False Widow Facts

False widow spider - S. nobilis
Photo: © Joaquim Alves Gaspar – This file is licensed under the Creative Commons Attribution-Share Alike 3.0 Unported license.

Given all the information and misinformation about the false widow spider in the news of late I thought I would compile a list of facts about this now infamous arachnid.

  1. There is more than one type of false widow spider. In fact there are are around 4 species in the UK that are referred to as false widow spiders. All of these belong to the Steatoda family and the most common is Steatoda nobilis, the noble false widow (as above).
  2. The false widow spider is the ‘most dangerous spider in Britain’. What this means in reality is it has a bite about as serious as a wasp sting.
  3. The false widow bite may result in a mild systemic condition known as steatodism. Symptoms include general malaise, muscle pain, cramps and in rare cases palpitations.
  4. False widows get their name because they look similar to the potentially lethal black widow spiders. They are actually related.
  5. The false widow spider is not deadly. The venom of the black widow spider is over 1,000 times more powerful than that of the false widow.
  6. The false widow spider is generally found indoors. It appears to prefer outbuildings such as toilet blocks, sheds and conservatories. There is some evidence that it seeks out south facing walls.
  7. False widow spiders tend to be active at night. During the day they will hide away in a crack or hole next to their web. They are not known to roam away from their web.
  8. The false widow (S. nobilis) is native to the Canary Islands and Madeira. It is believed to have first come to the UK with a shipment of bananas that arrived in Torquay in 1879.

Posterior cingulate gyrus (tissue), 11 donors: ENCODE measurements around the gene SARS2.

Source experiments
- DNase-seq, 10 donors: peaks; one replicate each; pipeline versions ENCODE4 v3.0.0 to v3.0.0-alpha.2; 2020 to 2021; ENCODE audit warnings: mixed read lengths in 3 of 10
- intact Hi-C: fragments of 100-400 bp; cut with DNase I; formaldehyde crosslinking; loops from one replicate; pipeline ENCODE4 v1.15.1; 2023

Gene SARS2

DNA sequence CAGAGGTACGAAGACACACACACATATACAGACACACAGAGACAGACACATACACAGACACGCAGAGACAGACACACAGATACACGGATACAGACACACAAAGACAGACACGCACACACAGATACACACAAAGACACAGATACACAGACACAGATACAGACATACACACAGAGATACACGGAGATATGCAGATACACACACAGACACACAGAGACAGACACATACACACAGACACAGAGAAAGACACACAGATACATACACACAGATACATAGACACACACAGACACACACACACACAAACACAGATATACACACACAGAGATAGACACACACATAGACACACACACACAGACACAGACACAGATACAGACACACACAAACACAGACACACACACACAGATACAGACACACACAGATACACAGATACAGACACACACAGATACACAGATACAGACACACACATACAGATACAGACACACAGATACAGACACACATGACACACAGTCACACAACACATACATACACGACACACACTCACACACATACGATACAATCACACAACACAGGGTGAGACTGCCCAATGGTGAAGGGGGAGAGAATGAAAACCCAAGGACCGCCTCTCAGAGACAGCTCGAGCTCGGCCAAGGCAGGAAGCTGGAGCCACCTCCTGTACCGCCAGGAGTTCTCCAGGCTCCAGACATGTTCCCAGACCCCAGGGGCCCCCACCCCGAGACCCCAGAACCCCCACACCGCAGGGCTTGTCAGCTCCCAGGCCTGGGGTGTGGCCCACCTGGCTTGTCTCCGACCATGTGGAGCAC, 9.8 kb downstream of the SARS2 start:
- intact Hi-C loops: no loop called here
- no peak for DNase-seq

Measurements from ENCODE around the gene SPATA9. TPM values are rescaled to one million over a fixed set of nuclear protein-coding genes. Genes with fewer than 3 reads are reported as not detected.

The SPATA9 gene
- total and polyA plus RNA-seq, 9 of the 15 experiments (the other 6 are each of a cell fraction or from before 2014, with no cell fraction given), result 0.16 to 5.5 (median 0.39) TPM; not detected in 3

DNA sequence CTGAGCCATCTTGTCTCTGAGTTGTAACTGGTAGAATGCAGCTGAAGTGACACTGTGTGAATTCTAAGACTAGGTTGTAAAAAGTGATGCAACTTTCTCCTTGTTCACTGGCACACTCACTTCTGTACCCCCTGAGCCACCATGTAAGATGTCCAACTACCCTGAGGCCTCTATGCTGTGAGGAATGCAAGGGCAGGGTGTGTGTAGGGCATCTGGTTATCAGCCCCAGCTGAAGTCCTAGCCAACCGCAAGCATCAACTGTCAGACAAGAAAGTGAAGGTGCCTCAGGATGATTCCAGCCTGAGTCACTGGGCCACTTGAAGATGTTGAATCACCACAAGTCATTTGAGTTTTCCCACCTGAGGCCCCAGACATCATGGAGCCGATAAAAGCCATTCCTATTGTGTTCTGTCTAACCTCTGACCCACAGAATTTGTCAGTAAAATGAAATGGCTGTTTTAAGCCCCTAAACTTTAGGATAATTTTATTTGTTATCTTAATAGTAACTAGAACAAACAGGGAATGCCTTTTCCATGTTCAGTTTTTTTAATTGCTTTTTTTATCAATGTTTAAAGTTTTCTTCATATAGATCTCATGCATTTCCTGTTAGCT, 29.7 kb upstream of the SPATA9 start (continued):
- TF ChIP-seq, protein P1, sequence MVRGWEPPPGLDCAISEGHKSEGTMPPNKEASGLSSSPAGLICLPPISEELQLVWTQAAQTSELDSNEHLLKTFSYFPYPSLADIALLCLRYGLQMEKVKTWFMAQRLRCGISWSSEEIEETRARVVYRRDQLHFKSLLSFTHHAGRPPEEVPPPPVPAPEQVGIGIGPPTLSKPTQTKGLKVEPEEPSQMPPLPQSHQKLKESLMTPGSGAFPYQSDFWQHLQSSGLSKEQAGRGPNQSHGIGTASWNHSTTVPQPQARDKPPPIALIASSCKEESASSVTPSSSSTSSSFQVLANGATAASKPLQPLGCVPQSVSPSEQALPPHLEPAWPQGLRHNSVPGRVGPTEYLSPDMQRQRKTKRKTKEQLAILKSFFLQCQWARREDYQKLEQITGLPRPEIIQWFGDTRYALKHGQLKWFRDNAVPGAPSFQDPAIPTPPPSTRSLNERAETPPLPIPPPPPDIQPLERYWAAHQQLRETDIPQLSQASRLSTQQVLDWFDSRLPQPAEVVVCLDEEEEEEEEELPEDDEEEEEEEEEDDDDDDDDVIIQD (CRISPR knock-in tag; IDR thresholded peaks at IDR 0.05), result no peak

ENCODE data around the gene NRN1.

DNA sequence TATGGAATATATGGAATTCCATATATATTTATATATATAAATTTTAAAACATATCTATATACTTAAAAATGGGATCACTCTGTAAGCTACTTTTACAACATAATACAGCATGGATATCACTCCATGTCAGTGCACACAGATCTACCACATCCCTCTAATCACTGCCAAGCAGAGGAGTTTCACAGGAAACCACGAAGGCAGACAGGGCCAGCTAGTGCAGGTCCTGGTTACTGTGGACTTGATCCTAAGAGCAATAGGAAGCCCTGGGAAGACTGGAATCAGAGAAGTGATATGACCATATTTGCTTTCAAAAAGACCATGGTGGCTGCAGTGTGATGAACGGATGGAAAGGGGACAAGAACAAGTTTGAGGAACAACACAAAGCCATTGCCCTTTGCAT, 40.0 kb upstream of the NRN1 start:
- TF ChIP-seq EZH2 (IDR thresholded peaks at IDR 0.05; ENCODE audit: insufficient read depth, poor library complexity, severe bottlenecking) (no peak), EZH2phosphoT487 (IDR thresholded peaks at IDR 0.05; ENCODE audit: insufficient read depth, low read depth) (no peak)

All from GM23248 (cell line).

9. Until recently false widow spiders were confined to the south coast of England. Recent reports however have found them as far north as Scotland.
  10. The female spider is considerably bigger than the male. She can have a body length of up to 15mm and a leg span of nearly 35mm. The female spider also lives longer than the male; up to 3 years compared to 1 year for the male.
  11. The spiders seem to be spreading both naturally and with help from humans. Firstly the spiders use ‘ballooning’ in which young spiderlings send out a thread of silk which allows them to be picked up by the wind and dispersed.
    The spiders also appear to have hitched rides, maybe on garden furniture or pallets, as sightings have occurred along the M1 and M6 motorways.

False widow spider myths

  1. The bite of a false widow spider will not cause your flesh to rot! The venom of false widow spiders is a nuerotoxin affecting the nervous system. Other spiders such as the brown recluse have necrotic venom that does cause flesh around the bite to decay. Any such condition associated with false widow bites would either be mistaken identity or a secondary bacterial infection.
  2. False widow bites will not kill you. There has never been a fatality in the UK, and as far as I know anywhere resulting from the bite of any Steatoda species. That makes them a lot less dangerous than wasps and bees which kill an average of 10 people per year in the UK alone.
  3. A false widow spider will not attack you. These spiders are described as both shy and ponderous. They are much happier to hide than bite and are not aggressive.
  4. The false widow is a new menace. Well actually no! Of the six species of false widow in the UK 4 have been considered native for hundreds of years and the most likely culprit, Steatoda nobilis has been here for at least 150 years.
  5. The False Widow Spider is not also known as the Brown Widow Spider. These are a different species (Latrodectus geometricus) which is much more closely related to the black widows and has a significantly more serious bite.
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